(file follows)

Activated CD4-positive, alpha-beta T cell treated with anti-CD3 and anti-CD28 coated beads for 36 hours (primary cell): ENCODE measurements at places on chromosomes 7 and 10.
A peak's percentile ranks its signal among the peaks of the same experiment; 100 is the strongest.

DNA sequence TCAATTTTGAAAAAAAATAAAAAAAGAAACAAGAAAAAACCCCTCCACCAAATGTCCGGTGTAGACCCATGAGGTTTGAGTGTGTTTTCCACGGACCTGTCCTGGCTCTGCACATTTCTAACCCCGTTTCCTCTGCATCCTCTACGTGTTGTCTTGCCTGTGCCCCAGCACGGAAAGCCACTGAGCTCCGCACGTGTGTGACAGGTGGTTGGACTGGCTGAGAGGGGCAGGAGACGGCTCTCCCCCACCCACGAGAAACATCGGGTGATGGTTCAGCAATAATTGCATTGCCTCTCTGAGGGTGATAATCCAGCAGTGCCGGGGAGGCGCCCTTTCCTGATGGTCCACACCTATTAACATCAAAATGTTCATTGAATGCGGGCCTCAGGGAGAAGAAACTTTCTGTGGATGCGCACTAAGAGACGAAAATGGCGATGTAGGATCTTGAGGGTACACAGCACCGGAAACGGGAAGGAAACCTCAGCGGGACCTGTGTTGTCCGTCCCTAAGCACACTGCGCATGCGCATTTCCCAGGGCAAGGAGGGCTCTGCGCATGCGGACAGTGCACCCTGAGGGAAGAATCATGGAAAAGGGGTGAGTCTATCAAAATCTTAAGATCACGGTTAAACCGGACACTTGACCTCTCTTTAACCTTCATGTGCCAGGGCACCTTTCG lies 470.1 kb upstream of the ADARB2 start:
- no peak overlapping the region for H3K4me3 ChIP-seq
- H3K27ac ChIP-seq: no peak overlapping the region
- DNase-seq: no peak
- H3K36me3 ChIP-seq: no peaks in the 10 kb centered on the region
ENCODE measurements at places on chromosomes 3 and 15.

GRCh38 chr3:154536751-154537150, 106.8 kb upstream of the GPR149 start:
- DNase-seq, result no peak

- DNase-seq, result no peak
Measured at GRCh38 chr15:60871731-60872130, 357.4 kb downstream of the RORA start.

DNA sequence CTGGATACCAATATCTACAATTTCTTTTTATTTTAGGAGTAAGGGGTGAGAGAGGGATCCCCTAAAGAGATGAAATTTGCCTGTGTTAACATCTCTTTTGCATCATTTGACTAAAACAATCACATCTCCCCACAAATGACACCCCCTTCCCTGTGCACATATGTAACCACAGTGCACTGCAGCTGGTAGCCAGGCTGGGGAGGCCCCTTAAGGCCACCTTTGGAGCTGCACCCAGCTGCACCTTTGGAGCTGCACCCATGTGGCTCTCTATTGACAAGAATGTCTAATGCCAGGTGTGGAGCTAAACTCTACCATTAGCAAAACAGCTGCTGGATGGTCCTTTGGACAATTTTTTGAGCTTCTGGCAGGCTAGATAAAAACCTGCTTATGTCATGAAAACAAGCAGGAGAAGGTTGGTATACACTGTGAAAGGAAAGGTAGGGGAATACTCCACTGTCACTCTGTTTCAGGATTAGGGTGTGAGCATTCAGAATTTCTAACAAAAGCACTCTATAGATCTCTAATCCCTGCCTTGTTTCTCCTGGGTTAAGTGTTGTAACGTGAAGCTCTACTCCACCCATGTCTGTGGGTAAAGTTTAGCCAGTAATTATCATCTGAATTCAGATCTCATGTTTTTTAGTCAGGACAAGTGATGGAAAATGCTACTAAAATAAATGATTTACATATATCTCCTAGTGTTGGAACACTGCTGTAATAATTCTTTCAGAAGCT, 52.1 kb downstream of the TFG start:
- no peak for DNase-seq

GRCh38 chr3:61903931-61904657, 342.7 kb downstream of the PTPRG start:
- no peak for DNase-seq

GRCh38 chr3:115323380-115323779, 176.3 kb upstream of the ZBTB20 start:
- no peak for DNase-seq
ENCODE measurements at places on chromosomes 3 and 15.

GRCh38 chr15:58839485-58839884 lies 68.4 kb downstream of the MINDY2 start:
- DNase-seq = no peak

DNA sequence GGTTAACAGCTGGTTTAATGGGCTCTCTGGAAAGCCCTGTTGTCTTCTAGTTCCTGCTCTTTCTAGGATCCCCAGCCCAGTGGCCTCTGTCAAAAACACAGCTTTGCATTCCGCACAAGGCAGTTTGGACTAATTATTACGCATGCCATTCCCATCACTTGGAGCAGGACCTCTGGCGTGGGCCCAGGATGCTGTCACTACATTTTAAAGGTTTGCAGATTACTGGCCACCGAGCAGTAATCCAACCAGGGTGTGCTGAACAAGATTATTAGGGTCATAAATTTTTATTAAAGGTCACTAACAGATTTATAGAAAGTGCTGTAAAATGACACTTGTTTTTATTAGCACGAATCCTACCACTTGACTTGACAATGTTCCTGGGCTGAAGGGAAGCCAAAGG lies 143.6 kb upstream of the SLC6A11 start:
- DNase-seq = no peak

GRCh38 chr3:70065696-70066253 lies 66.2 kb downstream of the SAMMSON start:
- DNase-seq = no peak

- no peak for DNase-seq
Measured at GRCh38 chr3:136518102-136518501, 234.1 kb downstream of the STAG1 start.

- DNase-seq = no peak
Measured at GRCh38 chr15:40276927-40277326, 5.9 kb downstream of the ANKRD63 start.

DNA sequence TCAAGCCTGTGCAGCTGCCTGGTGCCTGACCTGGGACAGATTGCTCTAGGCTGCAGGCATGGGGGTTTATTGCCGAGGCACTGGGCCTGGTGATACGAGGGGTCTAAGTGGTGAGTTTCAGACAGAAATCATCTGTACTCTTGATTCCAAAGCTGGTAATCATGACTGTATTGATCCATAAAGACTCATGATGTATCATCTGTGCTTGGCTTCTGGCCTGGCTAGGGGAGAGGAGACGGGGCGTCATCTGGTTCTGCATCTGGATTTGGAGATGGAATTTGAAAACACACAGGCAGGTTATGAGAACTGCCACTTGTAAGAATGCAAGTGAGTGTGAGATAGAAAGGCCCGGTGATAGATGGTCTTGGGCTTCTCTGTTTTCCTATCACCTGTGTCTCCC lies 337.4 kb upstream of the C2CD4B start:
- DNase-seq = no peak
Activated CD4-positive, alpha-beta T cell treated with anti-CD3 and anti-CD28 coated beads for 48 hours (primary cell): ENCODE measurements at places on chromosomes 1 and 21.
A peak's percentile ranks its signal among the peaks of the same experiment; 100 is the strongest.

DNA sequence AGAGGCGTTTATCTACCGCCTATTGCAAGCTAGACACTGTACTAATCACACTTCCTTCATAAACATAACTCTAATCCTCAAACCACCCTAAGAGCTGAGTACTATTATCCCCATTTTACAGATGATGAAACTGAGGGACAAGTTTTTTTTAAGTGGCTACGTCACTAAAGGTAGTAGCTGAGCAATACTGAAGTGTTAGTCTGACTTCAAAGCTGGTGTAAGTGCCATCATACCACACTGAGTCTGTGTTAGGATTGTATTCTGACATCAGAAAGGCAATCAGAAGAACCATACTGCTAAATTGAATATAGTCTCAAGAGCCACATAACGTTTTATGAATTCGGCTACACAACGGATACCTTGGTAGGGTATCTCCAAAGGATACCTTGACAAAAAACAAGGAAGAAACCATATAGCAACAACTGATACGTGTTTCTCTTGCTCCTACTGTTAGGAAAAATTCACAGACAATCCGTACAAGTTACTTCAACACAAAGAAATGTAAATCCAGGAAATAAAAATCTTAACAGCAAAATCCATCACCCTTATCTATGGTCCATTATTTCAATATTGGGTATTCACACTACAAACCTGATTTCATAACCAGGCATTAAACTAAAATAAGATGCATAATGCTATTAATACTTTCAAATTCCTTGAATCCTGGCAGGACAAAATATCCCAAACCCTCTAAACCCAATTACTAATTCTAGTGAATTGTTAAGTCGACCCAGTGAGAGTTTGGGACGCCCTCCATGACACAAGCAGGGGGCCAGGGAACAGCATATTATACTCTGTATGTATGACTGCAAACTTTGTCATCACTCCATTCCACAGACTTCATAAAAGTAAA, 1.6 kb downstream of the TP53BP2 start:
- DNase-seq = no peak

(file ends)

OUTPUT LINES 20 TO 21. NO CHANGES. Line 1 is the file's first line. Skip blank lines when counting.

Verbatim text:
GRCh38 chr15:58839485-58839884 lies 68.4 kb downstream of the MINDY2 start:
- DNase-seq = no peak